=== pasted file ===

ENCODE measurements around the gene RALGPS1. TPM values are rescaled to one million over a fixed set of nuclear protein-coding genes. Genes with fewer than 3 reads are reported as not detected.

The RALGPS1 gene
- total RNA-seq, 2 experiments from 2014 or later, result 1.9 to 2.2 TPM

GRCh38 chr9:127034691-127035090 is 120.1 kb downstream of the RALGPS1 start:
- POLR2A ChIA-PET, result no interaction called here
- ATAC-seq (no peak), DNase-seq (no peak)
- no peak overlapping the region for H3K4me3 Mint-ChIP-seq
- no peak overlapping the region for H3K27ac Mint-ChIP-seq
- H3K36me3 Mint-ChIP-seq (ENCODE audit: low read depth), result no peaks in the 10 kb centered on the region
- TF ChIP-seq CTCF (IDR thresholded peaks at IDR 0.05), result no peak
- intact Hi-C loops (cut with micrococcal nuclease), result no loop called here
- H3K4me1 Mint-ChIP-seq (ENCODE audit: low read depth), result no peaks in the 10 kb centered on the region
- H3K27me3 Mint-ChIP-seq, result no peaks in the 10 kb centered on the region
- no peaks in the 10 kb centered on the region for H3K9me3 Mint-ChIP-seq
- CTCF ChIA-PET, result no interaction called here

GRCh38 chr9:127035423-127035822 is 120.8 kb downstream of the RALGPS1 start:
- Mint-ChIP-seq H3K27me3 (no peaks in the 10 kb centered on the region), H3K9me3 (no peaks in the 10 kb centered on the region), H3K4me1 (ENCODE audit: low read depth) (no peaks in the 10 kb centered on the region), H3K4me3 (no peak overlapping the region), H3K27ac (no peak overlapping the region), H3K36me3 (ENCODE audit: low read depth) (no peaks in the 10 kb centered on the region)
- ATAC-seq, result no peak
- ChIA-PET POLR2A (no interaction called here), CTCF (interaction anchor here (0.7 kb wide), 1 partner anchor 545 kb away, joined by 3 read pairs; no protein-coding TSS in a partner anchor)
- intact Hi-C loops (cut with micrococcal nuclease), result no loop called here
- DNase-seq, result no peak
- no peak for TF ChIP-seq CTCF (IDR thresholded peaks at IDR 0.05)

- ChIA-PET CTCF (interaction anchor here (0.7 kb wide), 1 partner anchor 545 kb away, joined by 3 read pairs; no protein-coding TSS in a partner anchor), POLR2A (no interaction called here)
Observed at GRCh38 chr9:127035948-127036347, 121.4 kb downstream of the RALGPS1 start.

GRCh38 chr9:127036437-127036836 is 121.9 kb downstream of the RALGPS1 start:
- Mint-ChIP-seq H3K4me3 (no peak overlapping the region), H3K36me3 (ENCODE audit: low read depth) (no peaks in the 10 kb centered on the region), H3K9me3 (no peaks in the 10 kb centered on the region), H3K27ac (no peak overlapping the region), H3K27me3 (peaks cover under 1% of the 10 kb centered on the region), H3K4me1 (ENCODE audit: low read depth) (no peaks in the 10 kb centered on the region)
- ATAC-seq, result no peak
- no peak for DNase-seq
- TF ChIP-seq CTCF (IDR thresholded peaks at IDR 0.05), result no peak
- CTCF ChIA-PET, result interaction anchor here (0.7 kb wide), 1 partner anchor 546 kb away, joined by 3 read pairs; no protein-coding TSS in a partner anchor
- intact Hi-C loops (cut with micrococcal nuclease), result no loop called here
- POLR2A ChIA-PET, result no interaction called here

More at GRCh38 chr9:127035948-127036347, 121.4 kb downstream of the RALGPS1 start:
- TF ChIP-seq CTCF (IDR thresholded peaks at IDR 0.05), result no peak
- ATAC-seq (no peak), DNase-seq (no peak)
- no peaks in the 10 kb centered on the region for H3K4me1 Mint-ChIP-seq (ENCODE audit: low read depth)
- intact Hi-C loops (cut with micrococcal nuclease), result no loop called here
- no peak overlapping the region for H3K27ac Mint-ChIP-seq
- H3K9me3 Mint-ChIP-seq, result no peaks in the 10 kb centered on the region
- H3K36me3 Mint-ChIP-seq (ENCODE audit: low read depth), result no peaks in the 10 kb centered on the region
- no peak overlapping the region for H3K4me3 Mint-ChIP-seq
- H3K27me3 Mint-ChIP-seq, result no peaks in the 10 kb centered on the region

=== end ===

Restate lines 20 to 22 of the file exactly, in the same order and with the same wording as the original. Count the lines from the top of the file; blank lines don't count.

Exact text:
- intact Hi-C loops (cut with micrococcal nuclease), result no loop called here
- DNase-seq, result no peak
- no peak for TF ChIP-seq CTCF (IDR thresholded peaks at IDR 0.05)